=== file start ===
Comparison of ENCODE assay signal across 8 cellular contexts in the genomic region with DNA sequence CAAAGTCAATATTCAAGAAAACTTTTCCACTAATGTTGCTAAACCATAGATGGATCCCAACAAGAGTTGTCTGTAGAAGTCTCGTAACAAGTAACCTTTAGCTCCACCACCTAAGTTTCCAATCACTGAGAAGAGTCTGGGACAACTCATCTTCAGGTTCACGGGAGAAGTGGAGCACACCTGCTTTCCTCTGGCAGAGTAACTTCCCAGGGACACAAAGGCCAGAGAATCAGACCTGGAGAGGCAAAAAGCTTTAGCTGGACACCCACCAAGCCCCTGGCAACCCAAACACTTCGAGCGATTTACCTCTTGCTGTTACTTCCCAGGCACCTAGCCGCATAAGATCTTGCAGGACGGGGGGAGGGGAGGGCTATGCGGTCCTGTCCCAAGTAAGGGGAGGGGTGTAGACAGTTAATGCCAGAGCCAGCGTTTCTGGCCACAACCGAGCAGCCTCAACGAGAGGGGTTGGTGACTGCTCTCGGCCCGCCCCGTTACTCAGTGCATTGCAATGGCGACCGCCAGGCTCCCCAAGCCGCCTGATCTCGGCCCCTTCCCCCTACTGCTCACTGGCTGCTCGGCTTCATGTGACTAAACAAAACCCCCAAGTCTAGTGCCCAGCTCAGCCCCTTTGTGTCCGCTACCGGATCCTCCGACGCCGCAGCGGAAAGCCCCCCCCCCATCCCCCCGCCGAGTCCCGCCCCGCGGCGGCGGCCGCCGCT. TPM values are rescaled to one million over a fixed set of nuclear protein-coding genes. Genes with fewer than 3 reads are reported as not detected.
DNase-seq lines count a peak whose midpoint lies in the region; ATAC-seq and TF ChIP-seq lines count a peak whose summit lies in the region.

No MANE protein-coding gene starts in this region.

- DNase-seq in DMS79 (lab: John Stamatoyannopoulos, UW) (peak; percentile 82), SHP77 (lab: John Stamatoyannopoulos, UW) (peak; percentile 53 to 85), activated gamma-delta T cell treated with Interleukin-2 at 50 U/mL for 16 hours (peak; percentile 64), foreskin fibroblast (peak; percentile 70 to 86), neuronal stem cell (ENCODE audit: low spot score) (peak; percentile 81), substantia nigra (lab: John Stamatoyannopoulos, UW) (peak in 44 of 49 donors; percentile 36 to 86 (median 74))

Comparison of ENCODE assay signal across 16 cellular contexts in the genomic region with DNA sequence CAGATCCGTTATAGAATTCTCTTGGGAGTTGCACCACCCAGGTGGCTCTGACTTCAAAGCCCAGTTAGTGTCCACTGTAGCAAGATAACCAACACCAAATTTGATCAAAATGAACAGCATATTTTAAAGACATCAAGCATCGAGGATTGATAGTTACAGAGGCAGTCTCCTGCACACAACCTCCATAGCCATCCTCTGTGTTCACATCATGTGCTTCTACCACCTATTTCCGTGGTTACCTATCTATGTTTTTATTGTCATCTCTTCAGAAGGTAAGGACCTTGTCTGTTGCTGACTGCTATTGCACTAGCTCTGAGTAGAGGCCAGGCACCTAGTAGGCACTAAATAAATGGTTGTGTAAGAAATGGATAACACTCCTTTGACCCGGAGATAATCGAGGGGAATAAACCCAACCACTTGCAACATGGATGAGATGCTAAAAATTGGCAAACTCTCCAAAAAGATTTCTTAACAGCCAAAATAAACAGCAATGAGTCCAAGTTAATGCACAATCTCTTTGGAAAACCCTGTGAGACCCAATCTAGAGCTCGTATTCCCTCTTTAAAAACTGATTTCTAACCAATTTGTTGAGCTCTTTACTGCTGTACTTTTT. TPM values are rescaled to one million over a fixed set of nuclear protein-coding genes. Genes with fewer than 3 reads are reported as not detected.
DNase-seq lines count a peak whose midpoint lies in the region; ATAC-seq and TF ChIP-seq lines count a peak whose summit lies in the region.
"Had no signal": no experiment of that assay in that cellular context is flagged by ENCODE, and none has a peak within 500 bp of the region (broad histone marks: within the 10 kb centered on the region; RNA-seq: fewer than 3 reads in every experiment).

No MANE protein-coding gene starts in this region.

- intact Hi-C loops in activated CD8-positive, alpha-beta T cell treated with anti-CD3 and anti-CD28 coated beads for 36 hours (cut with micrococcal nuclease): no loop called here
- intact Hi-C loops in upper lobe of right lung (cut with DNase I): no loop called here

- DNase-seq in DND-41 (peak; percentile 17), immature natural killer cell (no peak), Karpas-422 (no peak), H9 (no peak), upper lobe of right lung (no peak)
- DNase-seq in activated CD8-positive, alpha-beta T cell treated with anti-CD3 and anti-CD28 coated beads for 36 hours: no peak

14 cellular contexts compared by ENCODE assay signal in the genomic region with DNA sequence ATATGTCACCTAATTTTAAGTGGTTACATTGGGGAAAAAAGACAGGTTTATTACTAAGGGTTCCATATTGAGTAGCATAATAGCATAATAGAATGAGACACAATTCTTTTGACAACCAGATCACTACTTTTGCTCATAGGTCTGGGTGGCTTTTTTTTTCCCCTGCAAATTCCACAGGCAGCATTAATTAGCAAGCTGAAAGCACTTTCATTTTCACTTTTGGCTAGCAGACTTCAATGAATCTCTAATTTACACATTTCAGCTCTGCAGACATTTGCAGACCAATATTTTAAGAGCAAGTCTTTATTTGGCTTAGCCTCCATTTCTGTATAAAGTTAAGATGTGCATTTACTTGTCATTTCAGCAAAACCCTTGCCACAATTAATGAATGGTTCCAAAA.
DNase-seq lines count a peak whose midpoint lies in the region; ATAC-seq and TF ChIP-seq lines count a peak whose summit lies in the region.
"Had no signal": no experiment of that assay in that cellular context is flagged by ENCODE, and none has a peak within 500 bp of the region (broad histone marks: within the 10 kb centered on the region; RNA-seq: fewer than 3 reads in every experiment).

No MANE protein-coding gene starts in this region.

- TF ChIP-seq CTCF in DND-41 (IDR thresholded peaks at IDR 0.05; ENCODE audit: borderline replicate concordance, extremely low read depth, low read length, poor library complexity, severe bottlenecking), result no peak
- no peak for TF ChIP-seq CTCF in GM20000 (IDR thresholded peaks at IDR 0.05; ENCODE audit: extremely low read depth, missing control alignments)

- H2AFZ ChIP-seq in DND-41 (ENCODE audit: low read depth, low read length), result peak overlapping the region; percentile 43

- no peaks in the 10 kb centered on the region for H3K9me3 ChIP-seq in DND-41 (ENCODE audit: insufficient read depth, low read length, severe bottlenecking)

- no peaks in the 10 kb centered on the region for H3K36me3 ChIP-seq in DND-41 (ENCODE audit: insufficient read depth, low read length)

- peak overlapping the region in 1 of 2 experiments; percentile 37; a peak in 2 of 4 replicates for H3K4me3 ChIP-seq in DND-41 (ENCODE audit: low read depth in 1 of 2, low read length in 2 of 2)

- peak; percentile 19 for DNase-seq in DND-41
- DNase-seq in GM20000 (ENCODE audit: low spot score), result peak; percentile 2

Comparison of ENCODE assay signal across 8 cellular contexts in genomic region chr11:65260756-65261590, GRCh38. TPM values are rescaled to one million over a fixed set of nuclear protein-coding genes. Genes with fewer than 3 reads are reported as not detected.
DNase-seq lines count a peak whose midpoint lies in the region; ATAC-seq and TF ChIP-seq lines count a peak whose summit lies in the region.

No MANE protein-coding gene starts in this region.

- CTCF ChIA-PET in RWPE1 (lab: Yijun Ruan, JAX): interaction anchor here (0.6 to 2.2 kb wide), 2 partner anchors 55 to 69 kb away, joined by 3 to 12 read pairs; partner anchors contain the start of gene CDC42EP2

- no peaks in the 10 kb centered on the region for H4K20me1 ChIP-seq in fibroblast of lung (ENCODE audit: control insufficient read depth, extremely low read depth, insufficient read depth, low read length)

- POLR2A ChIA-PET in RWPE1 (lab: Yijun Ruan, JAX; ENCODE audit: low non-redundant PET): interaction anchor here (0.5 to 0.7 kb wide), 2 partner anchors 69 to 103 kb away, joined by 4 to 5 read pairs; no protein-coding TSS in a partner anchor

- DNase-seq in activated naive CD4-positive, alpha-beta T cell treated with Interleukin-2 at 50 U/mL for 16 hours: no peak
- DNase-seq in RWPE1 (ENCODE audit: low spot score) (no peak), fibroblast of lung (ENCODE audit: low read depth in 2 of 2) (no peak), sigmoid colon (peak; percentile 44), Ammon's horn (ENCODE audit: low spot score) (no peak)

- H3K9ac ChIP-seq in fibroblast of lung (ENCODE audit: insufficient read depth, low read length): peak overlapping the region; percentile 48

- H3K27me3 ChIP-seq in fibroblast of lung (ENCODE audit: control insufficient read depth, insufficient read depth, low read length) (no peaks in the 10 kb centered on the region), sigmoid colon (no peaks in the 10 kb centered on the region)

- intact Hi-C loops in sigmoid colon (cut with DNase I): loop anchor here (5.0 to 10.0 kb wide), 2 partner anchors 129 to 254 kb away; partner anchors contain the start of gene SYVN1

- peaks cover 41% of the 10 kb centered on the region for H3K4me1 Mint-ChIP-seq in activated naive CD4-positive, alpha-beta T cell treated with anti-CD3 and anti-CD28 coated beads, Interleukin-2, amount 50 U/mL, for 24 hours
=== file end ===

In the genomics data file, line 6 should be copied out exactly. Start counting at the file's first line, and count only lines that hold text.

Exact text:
DNase-seq lines count a peak whose midpoint lies in the region; ATAC-seq and TF ChIP-seq lines count a peak whose summit lies in the region.